For example, one student applying to the P.C. Rossin College of Engineering and Applied Sciences, who was highly ranked in his high school class, said in his essay that he liked the “work hard, play hard” atmosphere at Lehigh. While the admissions committee liked the sentiment behind the statement, the members were clearly concerned with the way in which it was phrased.

Admissions counselor Beth Guzzo,’11,’13G, said it would have been more appropriate for the prospective student to write something along the lines of, “Not only access to great academics, but also opportunities to participate outside of the classroom.” In addition, while his grades and SAT scores certainly were respectable, she said there really was nothing significantly compelling to offer in his profile. Seven committee members voted to place the student on the wait list, and six voted to admit him.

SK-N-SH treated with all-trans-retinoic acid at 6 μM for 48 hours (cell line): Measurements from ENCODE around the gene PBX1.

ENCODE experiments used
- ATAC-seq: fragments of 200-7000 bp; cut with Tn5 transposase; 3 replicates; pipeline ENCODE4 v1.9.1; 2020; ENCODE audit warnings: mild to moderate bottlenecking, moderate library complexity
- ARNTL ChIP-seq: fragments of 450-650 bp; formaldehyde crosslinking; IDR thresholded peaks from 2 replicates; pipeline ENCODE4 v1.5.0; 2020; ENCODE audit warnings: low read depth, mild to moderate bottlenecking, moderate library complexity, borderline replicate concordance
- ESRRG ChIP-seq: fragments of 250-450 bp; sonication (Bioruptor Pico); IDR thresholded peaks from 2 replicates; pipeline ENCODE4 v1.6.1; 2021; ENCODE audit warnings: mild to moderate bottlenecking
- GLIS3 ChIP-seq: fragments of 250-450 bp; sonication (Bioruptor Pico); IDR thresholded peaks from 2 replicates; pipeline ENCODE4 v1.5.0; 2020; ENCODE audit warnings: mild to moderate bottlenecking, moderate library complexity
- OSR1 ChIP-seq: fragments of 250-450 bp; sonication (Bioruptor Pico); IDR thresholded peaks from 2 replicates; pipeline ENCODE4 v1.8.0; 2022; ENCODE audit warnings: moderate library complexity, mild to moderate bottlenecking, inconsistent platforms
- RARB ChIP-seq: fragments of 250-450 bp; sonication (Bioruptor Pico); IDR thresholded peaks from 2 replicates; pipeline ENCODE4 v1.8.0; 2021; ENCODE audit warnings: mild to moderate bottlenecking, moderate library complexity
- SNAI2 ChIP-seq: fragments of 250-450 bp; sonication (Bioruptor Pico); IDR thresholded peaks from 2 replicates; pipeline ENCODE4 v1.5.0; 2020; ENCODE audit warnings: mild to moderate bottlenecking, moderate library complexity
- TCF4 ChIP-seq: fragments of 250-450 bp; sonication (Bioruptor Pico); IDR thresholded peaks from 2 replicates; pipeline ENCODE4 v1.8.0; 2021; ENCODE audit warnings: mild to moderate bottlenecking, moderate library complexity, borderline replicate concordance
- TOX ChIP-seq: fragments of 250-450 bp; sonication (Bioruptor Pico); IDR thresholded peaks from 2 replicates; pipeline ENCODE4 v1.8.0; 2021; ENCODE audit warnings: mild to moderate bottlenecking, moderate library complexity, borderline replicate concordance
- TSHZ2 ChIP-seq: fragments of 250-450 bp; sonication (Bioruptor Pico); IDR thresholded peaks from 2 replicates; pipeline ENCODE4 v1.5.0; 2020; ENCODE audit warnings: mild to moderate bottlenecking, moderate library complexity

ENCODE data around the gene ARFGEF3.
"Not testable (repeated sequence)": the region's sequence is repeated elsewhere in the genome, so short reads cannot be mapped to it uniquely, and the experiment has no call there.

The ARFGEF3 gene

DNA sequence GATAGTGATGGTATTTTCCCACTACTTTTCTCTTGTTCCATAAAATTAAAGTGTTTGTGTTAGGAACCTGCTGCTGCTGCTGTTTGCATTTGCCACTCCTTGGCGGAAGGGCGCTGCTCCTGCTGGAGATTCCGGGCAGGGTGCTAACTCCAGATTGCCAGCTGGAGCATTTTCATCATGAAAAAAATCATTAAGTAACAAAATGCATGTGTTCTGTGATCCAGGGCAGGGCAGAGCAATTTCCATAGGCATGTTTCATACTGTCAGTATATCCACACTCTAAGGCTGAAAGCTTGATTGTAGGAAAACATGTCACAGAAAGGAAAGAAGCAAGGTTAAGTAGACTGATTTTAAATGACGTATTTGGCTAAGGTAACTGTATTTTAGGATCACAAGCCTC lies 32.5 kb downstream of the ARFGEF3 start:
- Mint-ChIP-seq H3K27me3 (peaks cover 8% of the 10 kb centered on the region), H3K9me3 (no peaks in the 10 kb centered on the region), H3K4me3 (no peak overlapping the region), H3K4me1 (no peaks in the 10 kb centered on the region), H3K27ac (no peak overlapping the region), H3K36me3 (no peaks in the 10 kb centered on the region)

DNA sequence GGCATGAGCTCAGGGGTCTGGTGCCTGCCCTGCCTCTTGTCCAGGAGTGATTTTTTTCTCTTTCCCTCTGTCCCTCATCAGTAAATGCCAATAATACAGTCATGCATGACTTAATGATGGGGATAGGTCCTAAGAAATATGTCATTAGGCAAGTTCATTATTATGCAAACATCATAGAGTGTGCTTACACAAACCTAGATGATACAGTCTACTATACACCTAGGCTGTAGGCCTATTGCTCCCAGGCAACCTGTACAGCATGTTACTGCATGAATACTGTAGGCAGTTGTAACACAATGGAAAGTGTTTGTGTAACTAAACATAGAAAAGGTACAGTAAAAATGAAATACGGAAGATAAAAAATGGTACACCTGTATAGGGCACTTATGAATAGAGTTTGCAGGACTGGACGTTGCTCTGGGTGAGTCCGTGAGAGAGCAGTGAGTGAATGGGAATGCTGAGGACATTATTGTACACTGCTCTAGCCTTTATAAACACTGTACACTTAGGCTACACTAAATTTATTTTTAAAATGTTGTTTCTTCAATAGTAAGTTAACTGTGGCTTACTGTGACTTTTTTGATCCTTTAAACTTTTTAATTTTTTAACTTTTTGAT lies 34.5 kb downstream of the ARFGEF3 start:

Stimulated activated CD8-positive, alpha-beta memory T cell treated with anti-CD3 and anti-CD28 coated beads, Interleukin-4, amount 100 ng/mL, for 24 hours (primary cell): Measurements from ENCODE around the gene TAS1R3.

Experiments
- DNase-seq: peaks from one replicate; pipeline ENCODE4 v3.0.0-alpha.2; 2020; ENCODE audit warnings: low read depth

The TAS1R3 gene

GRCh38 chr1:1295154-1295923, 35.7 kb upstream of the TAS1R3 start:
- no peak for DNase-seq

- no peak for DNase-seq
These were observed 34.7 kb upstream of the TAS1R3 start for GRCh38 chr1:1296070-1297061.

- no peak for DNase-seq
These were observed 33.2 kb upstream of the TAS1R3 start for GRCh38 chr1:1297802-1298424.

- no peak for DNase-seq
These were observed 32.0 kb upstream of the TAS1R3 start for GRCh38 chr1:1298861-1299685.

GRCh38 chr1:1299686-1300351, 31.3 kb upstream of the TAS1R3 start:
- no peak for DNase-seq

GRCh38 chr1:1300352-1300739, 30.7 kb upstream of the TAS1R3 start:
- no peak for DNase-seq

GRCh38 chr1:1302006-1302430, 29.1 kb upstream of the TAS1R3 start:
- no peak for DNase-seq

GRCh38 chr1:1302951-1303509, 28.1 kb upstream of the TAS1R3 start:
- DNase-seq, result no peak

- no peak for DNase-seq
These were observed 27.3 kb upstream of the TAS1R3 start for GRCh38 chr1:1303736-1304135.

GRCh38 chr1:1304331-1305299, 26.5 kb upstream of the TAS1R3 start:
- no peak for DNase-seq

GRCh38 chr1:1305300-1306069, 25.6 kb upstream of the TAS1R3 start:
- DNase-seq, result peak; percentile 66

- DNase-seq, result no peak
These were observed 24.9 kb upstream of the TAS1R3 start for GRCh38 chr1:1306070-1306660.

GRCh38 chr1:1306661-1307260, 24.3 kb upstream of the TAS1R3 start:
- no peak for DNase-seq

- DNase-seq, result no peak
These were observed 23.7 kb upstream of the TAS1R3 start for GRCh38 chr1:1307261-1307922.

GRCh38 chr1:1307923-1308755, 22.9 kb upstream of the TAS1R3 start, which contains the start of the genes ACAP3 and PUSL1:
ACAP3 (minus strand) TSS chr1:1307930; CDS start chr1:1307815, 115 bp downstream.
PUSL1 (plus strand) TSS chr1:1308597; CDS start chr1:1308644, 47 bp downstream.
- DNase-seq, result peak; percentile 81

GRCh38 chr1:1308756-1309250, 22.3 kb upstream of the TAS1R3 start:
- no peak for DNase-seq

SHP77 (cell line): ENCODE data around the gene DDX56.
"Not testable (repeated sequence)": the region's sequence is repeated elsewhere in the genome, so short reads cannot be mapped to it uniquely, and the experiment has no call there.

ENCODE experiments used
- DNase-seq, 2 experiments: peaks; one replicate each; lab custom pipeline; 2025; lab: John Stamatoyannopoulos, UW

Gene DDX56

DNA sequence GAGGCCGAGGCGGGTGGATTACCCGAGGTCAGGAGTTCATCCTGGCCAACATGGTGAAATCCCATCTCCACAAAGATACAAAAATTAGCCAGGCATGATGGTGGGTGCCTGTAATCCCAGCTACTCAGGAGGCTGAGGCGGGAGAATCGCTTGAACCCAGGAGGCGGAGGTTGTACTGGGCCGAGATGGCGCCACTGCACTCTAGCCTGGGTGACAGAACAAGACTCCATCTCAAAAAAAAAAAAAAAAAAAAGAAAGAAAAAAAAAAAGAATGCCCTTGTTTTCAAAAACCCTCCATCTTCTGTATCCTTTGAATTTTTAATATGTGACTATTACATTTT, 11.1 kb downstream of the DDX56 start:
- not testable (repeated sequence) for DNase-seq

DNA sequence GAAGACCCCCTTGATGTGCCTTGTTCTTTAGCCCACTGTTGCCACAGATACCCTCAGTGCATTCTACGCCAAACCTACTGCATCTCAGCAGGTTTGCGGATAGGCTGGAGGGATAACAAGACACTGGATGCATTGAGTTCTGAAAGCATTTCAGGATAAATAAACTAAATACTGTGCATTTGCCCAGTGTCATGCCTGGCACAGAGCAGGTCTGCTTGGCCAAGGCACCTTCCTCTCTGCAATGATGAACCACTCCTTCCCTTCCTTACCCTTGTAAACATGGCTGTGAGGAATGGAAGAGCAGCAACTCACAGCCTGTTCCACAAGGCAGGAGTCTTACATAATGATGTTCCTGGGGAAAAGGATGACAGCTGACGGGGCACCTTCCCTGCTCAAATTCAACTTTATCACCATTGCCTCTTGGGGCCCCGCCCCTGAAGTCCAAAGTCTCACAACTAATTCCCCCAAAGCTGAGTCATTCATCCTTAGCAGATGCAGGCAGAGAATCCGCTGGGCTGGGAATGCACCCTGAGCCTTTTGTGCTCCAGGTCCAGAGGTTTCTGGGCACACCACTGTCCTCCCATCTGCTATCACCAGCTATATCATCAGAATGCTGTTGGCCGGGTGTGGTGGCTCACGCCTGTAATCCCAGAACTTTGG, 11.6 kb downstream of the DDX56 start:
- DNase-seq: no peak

Many students also believe that being a legacy of Lehigh highly increases a candidate’s chances of being admitted to the school. However, according to the admissions committee, being a legacy is not a guarantee of admission.

“We tell our legacy families that, all things being equal, if a student is absolutely prepared to be at Lehigh, and is competitive in the pool in a given year, then that legacy is a hook, not a guarantee, but a hook,” Washington said.

One prospective female student who had several family members graduate from Lehigh, including a parent, was initially deferred after applying early decision. Her application was in review again during the session, but she was ultimately placed on the wait list because the committee saw no real change in her overall academic profile. The final tally was 10 votes for the wait list, four to deny and one to offer admission.

A big factor in maintaining a good yield percentage is to offer admission to students who counselors feel are likely to accept an offer of admission to Lehigh. This sometimes means placing applicants on the wait list, even though they have strong credentials, because they have shown limited interest.